I don’t believe in coincidence. I do believe in synchronicity. Less than 24 hours before I leave for a teaching trip to three cities in Japan, I open my book of daily inspirational reading Julia Cameron’s Transitions: Prayers and Declarations for a Changing Life to this passage:
“My Lifetime listens to yours” Muriel Rukeyser
“The world is peopled by travelers each with a journey. As we make our way through our own obstacles, we are often oblivious to those who travel by our side. And yet when we open our hearts to the adventures and adversities of others, our own journey is illuminated. Those who travel beside me are my teachers and those I teach in turn.
Today, I turn my attention to the lives of others. I open to the interactive dance of our intersecting lives. Alert and attentive, I learn from those around me. Empathetic and involved, I teach what I have learned. Ours is a journey of shared hearts. I lift the lantern of camaraderie.”
And thank you Betsy for reminding me of the analogy of Johnny Appleseed. I look forward to seeing what wisdom I can gather as well as scatter.
When we observe anything in this world, our perspective is tightly interconnected with our cultural context. As we grow from the egocentrism of childhood to a more expansive view as adults, we may see that not everyone comes from our circumstances, shares our belief system or our way of doing things. At the age of 52, I was a late bloomer in my foray into other cultures. But travel to New Zealand and the Palestinian Territories in 2014, and speaking at the first International Summit on Pediatric Psychosocial Services began a process that continues today. I have learned that “Child Life” has many names and forms across the globe.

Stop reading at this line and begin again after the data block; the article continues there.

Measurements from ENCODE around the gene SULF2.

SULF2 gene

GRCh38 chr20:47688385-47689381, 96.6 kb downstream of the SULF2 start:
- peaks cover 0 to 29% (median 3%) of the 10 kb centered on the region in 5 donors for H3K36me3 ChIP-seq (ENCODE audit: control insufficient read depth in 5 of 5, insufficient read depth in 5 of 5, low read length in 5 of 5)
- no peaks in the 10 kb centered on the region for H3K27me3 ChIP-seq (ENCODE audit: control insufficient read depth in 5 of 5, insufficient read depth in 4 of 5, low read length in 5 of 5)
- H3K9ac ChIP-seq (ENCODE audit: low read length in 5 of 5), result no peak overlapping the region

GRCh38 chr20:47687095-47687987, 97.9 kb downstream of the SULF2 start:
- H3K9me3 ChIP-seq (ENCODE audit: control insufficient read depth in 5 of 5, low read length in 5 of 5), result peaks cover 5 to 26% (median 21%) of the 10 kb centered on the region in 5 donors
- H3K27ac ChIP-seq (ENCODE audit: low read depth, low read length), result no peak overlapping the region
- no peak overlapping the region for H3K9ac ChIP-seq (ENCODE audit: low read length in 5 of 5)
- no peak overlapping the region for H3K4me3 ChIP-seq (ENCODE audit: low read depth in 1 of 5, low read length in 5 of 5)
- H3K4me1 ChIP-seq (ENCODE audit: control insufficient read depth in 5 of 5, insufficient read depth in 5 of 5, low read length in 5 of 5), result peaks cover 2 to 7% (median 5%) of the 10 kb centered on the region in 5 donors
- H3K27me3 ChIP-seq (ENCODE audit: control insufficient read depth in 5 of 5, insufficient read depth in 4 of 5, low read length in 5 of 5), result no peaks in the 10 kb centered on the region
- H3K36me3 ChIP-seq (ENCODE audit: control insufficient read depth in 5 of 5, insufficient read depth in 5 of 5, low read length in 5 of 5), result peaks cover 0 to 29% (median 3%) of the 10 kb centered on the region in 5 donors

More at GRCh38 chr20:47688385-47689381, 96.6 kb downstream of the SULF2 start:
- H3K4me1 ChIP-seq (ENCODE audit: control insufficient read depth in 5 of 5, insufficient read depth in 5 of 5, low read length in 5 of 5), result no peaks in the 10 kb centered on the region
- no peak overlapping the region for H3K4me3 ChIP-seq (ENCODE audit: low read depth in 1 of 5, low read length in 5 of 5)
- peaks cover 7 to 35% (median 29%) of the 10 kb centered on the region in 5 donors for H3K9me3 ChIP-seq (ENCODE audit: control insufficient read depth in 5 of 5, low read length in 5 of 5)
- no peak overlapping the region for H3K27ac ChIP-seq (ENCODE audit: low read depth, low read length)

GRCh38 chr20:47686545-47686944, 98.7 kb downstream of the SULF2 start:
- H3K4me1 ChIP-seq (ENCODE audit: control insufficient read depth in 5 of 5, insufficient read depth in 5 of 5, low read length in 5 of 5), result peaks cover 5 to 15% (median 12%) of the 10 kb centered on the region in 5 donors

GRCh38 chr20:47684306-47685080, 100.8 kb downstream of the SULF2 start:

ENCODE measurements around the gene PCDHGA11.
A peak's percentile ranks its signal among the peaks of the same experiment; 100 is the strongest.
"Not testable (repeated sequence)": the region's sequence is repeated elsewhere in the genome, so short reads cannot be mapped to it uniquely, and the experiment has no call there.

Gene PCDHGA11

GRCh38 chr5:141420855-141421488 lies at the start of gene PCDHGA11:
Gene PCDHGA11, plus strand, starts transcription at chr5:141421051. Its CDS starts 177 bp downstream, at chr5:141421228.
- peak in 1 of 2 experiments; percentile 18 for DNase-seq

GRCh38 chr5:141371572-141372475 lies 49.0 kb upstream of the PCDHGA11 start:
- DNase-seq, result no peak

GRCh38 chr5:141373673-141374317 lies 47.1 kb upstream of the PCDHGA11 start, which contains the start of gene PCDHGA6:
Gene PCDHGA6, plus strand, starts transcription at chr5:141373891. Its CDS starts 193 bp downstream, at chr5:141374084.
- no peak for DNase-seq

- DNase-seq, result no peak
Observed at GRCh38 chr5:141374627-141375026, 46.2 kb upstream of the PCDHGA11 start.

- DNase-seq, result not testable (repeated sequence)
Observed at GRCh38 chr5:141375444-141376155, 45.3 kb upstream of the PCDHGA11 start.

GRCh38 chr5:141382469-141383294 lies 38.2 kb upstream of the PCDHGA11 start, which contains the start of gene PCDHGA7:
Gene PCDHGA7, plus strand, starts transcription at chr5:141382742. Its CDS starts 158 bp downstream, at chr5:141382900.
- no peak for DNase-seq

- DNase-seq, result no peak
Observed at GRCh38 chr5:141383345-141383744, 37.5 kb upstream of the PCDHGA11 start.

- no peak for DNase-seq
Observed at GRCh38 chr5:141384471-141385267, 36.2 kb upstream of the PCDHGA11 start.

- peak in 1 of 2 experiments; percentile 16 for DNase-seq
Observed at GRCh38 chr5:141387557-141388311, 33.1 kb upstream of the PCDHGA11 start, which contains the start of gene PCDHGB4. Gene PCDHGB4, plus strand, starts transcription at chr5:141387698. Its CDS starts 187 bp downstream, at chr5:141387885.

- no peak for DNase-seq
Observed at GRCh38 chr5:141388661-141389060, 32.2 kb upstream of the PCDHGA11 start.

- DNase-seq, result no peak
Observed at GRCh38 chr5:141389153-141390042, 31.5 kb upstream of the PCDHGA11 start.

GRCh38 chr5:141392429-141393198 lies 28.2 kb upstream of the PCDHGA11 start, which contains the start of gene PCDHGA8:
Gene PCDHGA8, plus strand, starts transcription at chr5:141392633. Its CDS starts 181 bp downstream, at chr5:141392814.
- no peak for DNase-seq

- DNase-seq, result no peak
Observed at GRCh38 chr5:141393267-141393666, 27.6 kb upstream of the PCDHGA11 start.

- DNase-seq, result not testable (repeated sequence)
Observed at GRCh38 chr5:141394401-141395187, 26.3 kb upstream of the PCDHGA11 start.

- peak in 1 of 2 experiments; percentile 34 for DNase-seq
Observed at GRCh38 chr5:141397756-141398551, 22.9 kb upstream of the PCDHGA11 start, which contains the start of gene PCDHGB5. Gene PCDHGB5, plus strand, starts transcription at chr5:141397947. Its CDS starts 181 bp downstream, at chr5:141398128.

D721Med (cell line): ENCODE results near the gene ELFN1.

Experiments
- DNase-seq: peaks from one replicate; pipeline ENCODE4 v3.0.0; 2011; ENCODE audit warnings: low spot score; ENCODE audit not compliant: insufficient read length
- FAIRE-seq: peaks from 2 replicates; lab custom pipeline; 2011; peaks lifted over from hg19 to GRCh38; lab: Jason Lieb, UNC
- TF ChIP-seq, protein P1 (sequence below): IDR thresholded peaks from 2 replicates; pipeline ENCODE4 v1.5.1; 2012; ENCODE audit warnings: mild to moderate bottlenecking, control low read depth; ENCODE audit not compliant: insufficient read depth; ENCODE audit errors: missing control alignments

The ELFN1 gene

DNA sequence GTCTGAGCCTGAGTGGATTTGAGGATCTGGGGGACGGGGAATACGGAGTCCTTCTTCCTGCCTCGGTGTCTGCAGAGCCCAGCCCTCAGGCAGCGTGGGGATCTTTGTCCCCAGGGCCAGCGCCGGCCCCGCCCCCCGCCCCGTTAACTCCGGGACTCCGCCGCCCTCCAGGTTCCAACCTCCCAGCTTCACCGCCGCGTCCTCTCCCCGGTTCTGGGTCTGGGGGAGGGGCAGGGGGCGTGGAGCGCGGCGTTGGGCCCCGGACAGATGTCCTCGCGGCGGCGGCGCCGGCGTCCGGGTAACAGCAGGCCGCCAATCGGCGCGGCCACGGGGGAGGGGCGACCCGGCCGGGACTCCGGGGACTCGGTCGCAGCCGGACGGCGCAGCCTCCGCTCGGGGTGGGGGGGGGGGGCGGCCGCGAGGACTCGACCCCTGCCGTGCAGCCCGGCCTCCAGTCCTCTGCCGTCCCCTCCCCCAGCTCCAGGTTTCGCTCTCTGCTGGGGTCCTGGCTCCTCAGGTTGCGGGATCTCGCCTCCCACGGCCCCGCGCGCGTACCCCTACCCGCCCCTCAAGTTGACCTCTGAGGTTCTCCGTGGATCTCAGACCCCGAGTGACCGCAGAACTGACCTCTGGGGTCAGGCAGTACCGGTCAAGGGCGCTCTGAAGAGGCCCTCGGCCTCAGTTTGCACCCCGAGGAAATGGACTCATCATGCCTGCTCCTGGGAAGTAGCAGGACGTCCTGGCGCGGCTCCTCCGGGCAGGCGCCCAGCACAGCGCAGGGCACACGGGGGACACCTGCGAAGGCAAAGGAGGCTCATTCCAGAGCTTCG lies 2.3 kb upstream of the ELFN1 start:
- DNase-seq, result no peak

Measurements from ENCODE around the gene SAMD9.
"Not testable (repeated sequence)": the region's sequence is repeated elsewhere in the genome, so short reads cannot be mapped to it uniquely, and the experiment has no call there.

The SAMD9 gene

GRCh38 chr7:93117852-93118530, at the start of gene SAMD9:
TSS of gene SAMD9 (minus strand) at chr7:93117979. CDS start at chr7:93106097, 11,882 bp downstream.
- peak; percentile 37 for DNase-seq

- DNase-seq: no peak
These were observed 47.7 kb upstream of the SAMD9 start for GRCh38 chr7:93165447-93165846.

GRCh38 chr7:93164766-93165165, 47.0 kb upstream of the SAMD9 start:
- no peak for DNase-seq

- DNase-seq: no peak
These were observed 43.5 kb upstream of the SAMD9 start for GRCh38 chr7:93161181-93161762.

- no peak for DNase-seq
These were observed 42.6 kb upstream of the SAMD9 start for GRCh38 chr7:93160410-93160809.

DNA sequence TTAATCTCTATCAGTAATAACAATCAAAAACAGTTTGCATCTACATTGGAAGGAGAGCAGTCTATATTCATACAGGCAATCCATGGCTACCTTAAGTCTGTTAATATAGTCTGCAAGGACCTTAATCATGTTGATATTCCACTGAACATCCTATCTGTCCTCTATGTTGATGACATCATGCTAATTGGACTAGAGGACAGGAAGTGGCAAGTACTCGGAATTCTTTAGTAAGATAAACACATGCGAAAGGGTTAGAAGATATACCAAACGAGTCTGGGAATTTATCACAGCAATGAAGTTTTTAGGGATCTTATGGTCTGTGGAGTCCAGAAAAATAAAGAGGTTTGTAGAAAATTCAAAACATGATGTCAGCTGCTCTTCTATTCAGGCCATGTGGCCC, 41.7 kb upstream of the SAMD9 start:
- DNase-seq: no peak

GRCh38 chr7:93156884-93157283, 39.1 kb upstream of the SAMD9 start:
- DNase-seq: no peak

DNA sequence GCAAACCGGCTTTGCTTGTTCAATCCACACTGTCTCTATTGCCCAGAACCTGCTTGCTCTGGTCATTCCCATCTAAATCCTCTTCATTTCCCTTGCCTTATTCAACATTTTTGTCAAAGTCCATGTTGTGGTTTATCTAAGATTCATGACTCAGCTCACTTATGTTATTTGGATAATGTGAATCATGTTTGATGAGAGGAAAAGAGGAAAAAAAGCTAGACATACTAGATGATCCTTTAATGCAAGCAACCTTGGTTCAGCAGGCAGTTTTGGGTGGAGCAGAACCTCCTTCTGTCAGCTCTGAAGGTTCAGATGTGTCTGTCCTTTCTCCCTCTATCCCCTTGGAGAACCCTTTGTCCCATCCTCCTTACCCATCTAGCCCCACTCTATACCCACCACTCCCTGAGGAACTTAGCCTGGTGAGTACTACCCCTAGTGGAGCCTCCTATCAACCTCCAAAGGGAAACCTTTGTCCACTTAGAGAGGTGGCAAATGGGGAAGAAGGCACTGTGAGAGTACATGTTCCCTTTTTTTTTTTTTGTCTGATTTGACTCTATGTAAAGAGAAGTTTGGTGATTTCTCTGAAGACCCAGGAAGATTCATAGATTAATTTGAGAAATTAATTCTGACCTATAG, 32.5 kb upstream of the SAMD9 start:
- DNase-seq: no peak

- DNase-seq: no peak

As I cast a wide net with my blog, trying to see how I can do the most good, it occurred to me that I could use it as a platform for getting out the good word about what people are doing in other countries to make life better for children in and out of hospitals. So every so often, I will choose a country and share the story of a colleague who is holding the torch of kindness to dispel the darkness of fear and pain for sick children.
My first spotlight is on Macdonald Doh, my honorary son and a head nurse in the Emergency Department of the Yaounde Gynaeco-Obstetrics and Pediatric Hospital in Cameroon, Africa. I met him at the CLC Summit where he represented his country along with 45 delegates from all over the world. In Cameroon, there is one doctor to every 10,000 people, as compared with 2.4 doctors per 1,000 in the USA. Continue reading